August 21, 2018
There are many benefits when it comes to training in Martial Arts from physical gain to mental, emotional and spiritual too. Everyone has different experiences when it comes to their Martial Arts journey, but I can't say I've met one person who hasn't taken away something valuable from giving it a go! This is my personal opinion and experience.
Since training in Martial Arts since I was 3, I can confidently say that the sport has provided me with a stand out work ethic in other aspects of my life and has shaped the positive qualities that I consider myself to have (don't worry I've got bad ones too). As a professional fighter, trainer and gym operator I have observed the Martial Arts world from several perspectives meeting plenty of people I aspire to be like and some who I never wish to be like. From training in my family's gym, to training under many trainers and fighting locally, interstate and overseas I can clearly identify the lessons that the good, the bad and the ugly experiences have given me. The best part? they can apply to everyday life . . .
Ever heard of the saying you can't fake hard work? Martial Arts proves that this is too true! When that grading rolls around or the first bell rings, it's just you and your hard work (or lack of) on show. A hard work ethic and dedication to your task is essential to be successful in this highly competitive world. 'Winging it' or having that natural talent can only get you so far.
Whether you want to be a champion fighter, a kick ass accountant or a profitable business owner, nothing can replace the hours spent working on what you want to achieve. Rome wasn't built in a day.
I truly believe that you can tell a lot about a person by the way they approach or react to challenging situations - whether it be losing a fight, persevering through a tough training session or even tackling a pile of never ending paper work. Times get tough but a good attitude can help you through almost anything!
As an amateur fighter I always looked up to and admired several female fighters. During my career I had the opportunity to fight one of my idols; this fight changed my life forever. The woman I had looked up to for so long turned out to be someone completely different, displaying acts of disrespect and unsportsmanlike behaviour - as a result of a poor attitude. Whilst this was one of the most difficult periods of my life to deal with, it changed the way I approach being a trainer and a person and mostly importantly, it changed my attitude. It is now my mission to build respectful and positive fighters who are remembered for their up-lifting attitudes, after all you never know who might be watching!
Your attitude is what makes people remember you (good or bad) - how do you want to be remembered?
After training in several Martial Arts environments, I can openly say that the people you train/work/socialise with affect you, daily! Residing amongst people who challenge you is important - but surrounding yourself with people who support you, care for your well-being and are genuinely positive to be around is equally as important. Find an environment that fosters growth and positivity and people who make you feel good but also push you.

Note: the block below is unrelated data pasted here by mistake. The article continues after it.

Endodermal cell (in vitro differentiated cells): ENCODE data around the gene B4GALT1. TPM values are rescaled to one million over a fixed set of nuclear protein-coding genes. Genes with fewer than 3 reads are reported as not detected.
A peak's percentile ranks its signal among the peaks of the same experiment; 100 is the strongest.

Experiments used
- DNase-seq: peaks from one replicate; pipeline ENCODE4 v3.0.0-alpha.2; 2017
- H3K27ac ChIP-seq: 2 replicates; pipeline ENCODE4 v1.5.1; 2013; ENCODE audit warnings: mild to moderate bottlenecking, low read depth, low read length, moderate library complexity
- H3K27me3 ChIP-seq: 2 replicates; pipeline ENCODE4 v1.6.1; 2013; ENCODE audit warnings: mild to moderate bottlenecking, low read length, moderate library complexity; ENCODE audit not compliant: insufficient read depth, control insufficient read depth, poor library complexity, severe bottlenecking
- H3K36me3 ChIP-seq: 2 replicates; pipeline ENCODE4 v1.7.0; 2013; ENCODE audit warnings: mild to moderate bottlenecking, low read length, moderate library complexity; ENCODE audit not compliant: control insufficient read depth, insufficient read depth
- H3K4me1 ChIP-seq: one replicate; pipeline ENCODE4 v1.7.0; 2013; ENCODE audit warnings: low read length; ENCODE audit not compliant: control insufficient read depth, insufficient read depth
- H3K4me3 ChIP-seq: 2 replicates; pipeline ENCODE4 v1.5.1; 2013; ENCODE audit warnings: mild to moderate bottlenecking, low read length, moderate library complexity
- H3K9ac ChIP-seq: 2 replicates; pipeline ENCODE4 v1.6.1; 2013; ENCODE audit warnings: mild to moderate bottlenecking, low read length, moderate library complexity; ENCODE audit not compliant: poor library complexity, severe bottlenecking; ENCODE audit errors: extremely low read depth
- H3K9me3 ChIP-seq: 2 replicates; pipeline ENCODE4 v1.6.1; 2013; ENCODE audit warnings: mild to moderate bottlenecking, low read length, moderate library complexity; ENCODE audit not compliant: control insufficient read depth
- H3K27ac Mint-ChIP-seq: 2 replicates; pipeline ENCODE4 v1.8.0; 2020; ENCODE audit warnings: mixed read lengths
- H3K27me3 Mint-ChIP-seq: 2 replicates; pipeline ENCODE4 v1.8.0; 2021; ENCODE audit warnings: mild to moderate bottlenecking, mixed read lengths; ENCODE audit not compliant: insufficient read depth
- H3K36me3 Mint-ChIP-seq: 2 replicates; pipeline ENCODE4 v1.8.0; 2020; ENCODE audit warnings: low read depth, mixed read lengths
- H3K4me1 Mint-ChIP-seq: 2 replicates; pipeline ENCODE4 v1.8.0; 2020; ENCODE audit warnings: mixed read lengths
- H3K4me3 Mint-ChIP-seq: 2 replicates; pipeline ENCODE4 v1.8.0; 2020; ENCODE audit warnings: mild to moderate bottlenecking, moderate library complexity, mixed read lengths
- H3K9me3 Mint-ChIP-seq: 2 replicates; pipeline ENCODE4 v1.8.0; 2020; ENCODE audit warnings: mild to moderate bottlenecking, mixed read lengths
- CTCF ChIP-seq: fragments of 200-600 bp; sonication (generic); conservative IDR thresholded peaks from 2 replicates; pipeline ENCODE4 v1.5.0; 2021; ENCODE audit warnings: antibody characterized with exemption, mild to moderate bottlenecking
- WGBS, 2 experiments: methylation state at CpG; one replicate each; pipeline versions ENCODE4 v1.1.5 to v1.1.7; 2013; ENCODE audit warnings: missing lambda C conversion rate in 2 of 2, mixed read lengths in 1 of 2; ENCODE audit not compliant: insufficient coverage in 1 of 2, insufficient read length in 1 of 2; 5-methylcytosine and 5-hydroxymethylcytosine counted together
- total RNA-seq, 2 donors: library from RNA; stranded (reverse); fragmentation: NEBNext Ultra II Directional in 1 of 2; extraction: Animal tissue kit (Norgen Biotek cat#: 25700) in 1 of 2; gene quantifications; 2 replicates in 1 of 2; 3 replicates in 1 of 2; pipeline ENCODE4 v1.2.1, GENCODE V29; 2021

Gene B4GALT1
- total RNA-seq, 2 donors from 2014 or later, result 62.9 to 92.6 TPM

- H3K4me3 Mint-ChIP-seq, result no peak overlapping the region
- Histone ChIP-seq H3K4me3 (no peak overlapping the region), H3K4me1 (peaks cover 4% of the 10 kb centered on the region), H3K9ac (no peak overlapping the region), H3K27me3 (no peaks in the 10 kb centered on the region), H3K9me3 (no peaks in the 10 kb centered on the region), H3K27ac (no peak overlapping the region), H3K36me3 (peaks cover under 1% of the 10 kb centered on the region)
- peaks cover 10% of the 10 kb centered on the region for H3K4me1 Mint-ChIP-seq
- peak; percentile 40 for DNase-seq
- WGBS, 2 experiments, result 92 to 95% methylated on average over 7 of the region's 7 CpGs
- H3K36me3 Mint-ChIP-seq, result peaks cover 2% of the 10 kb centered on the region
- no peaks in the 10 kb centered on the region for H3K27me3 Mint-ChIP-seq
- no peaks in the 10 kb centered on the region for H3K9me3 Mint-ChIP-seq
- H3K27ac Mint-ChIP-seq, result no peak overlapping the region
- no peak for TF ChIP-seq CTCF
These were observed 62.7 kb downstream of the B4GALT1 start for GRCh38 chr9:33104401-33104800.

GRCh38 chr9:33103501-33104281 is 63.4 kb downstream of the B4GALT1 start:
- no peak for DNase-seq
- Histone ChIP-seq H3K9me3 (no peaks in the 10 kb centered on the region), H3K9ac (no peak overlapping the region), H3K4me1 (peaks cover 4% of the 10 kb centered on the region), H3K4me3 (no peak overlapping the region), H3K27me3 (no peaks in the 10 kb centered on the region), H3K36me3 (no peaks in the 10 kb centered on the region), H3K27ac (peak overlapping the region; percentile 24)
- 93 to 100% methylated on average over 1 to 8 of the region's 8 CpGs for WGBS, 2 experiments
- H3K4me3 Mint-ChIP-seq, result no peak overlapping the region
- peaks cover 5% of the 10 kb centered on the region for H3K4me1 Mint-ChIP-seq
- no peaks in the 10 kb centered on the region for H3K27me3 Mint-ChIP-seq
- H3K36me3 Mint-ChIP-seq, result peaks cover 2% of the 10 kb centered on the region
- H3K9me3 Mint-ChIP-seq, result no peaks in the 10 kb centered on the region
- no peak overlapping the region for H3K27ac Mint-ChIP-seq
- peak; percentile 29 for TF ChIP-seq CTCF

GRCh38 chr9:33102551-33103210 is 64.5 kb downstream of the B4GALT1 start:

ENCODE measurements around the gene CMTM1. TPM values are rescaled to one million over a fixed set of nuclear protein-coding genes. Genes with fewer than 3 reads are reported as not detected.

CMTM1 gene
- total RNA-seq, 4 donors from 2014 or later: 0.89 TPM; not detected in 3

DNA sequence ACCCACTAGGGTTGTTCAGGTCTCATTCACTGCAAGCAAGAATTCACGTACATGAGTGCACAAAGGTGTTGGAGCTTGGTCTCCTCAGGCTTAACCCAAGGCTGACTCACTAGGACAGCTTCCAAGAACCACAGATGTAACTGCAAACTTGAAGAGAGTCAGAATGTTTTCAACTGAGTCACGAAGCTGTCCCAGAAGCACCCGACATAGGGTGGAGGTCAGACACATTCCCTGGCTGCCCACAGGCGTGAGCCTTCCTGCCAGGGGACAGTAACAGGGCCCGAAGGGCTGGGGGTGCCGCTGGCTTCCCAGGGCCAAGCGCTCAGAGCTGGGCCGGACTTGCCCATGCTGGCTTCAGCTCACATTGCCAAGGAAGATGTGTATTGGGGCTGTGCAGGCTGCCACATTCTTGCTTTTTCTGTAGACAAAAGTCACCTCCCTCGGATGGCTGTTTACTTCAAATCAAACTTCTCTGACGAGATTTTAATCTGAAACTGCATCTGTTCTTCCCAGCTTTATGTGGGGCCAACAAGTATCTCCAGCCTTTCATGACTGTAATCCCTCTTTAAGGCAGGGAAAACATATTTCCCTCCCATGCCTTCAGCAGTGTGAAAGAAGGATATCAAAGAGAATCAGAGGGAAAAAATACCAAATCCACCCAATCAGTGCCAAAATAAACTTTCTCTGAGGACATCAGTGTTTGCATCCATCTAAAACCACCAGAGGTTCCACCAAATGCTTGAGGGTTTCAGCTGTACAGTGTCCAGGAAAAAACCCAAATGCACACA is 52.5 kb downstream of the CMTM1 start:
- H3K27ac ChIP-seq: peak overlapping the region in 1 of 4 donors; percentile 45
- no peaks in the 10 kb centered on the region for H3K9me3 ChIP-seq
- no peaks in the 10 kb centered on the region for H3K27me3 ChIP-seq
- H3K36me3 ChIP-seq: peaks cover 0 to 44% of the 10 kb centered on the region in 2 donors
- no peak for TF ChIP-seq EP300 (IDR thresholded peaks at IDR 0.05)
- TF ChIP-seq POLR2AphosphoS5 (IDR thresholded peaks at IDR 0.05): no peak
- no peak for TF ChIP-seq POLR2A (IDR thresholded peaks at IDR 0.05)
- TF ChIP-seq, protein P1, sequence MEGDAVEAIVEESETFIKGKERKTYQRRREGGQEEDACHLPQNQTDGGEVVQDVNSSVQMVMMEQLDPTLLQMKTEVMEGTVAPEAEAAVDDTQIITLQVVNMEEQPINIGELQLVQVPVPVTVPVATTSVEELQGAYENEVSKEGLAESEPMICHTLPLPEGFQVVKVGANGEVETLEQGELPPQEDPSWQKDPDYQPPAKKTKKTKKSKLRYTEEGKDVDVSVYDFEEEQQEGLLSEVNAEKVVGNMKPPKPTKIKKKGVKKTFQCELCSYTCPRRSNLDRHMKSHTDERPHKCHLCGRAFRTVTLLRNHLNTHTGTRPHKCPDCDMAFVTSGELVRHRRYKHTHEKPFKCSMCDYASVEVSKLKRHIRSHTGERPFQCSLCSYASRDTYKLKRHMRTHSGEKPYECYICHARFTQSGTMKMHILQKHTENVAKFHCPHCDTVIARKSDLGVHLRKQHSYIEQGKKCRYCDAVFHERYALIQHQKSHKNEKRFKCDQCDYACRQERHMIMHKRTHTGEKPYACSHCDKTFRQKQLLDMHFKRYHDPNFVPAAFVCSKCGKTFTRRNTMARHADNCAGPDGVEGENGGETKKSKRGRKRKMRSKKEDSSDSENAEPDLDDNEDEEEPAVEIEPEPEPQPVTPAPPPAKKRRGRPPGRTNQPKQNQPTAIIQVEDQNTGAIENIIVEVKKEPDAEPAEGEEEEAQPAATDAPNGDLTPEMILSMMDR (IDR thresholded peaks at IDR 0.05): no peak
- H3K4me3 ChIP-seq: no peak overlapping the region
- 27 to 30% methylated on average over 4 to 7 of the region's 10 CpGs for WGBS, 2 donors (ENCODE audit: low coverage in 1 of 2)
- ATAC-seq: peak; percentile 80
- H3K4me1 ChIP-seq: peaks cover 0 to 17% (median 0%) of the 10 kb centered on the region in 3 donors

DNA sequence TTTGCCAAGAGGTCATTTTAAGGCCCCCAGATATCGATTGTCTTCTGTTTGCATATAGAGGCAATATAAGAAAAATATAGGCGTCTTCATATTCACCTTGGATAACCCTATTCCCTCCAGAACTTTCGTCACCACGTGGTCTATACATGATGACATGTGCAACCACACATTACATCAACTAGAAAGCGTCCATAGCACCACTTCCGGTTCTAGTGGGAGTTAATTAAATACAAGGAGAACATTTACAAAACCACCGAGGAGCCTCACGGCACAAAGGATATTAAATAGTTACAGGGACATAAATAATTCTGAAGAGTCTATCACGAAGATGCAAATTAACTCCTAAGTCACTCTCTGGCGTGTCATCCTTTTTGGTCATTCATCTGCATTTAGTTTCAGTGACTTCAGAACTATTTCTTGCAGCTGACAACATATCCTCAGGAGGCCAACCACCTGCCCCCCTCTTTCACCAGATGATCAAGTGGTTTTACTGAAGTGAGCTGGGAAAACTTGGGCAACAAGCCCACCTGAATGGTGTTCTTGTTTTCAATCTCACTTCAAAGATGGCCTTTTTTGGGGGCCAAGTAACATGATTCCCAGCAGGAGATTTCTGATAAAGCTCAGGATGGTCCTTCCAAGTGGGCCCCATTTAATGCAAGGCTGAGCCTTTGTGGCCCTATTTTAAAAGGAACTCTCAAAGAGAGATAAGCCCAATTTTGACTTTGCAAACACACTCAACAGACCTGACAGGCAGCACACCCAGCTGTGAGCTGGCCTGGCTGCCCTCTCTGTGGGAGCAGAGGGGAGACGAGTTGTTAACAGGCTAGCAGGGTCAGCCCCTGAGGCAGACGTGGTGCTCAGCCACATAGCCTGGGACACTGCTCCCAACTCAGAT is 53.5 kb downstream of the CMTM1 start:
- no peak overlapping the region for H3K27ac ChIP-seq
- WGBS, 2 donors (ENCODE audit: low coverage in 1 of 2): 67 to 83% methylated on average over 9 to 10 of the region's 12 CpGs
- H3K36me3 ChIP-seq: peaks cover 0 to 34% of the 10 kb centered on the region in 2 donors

If you're unhappy in a particular environment, take a look around at who's in it and ask yourself if you want to be like them? - if it's no, time for a change! Never feel bad for doing what's right for you.
There is nothing wrong with failing, but there is everything wrong with giving up!
The most intense experience I have had in my career was a 2 week training stint in Bangkok, Thailand. As I walked in to this traditional thai gym I quickly realised I was the only female and 1 of 3 white foreigners. I was left to shadow box in the corner for 2 lessons, being laughed at continuously for whatever reason, all I wanted to do was walk out and quit but my father didn't let me. After 2 lessons, I was finally given the chance to hit pads where I was thrown to the floor at least 100 times. After 3 lessons I finally earned the Thai's attention for not giving up and was invited to hit pads, clinch and spar with the Thai boys. I was alone, I felt intimidated and I was definitely out of depth away from the westernised Thai camps I had previously visited. I cried after EVERY session at this gym and I fell apart several times, but I never let myself give up.
One week later I went on to win my IFMA World Title.... and the best part was, all of those Thai's who were laughing at me were standing ring side when I walked out.
Overcoming challenges builds a strong foundation to lean on for future hurdles. Just keep swimming!
The beauty about Martial Arts is that some of the best athletes don't quite look like the stereotypical ripped, mean machine. Some of the best Martial Artists I know could probably take up a modelling career or actually spend their time nursing patients or serving burgers at a restaurant - hardly Mr Miaygi or Jackie Chan. Majority of fighters that I know are relatively quiet achievers, polite and shy at first.
Ever wonder why Martial Artists don't go around looking for street fights? They know what people are capable of and know to NEVER underestimate someone's ability (and they probably know it's wrong too).
Carly 'Cupcake' Gangell x